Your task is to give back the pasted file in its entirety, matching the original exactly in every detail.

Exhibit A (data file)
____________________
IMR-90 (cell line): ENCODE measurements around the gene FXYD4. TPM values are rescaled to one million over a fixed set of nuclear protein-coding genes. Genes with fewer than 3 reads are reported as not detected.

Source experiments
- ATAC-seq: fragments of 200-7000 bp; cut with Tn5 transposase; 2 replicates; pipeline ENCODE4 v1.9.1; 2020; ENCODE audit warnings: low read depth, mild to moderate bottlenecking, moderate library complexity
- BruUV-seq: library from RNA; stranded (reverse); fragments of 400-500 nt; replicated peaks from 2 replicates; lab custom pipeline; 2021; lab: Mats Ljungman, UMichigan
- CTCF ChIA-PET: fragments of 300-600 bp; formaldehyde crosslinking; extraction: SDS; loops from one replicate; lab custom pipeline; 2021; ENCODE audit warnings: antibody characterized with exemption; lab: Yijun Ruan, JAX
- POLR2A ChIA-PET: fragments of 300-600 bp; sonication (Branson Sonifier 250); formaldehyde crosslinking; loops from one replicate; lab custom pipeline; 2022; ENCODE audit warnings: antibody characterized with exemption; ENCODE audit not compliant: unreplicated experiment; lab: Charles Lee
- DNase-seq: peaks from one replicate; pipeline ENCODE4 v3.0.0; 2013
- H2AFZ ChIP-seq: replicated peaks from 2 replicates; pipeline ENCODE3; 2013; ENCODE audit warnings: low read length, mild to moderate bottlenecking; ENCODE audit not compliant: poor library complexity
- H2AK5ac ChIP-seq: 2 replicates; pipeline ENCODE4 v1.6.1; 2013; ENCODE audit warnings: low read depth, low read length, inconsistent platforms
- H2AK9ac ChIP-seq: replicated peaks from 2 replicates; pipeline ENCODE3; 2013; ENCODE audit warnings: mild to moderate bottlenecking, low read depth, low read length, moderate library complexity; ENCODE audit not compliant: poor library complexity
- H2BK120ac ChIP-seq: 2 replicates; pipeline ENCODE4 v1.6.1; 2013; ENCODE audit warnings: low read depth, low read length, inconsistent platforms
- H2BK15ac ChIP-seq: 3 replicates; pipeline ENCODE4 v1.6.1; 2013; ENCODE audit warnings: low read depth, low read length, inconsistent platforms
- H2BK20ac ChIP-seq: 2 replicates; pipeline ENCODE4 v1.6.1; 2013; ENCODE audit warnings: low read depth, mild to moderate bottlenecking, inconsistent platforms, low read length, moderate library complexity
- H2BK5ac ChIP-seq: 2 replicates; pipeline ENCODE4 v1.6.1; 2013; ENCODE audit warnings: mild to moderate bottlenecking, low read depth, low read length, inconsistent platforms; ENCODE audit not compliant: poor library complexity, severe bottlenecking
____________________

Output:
IMR-90 (cell line): ENCODE measurements around the gene FXYD4. TPM values are rescaled to one million over a fixed set of nuclear protein-coding genes. Genes with fewer than 3 reads are reported as not detected.

Source experiments
- ATAC-seq: fragments of 200-7000 bp; cut with Tn5 transposase; 2 replicates; pipeline ENCODE4 v1.9.1; 2020; ENCODE audit warnings: low read depth, mild to moderate bottlenecking, moderate library complexity
- BruUV-seq: library from RNA; stranded (reverse); fragments of 400-500 nt; replicated peaks from 2 replicates; lab custom pipeline; 2021; lab: Mats Ljungman, UMichigan
- CTCF ChIA-PET: fragments of 300-600 bp; formaldehyde crosslinking; extraction: SDS; loops from one replicate; lab custom pipeline; 2021; ENCODE audit warnings: antibody characterized with exemption; lab: Yijun Ruan, JAX
- POLR2A ChIA-PET: fragments of 300-600 bp; sonication (Branson Sonifier 250); formaldehyde crosslinking; loops from one replicate; lab custom pipeline; 2022; ENCODE audit warnings: antibody characterized with exemption; ENCODE audit not compliant: unreplicated experiment; lab: Charles Lee
- DNase-seq: peaks from one replicate; pipeline ENCODE4 v3.0.0; 2013
- H2AFZ ChIP-seq: replicated peaks from 2 replicates; pipeline ENCODE3; 2013; ENCODE audit warnings: low read length, mild to moderate bottlenecking; ENCODE audit not compliant: poor library complexity
- H2AK5ac ChIP-seq: 2 replicates; pipeline ENCODE4 v1.6.1; 2013; ENCODE audit warnings: low read depth, low read length, inconsistent platforms
- H2AK9ac ChIP-seq: replicated peaks from 2 replicates; pipeline ENCODE3; 2013; ENCODE audit warnings: mild to moderate bottlenecking, low read depth, low read length, moderate library complexity; ENCODE audit not compliant: poor library complexity
- H2BK120ac ChIP-seq: 2 replicates; pipeline ENCODE4 v1.6.1; 2013; ENCODE audit warnings: low read depth, low read length, inconsistent platforms
- H2BK15ac ChIP-seq: 3 replicates; pipeline ENCODE4 v1.6.1; 2013; ENCODE audit warnings: low read depth, low read length, inconsistent platforms
- H2BK20ac ChIP-seq: 2 replicates; pipeline ENCODE4 v1.6.1; 2013; ENCODE audit warnings: low read depth, mild to moderate bottlenecking, inconsistent platforms, low read length, moderate library complexity
- H2BK5ac ChIP-seq: 2 replicates; pipeline ENCODE4 v1.6.1; 2013; ENCODE audit warnings: mild to moderate bottlenecking, low read depth, low read length, inconsistent platforms; ENCODE audit not compliant: poor library complexity, severe bottlenecking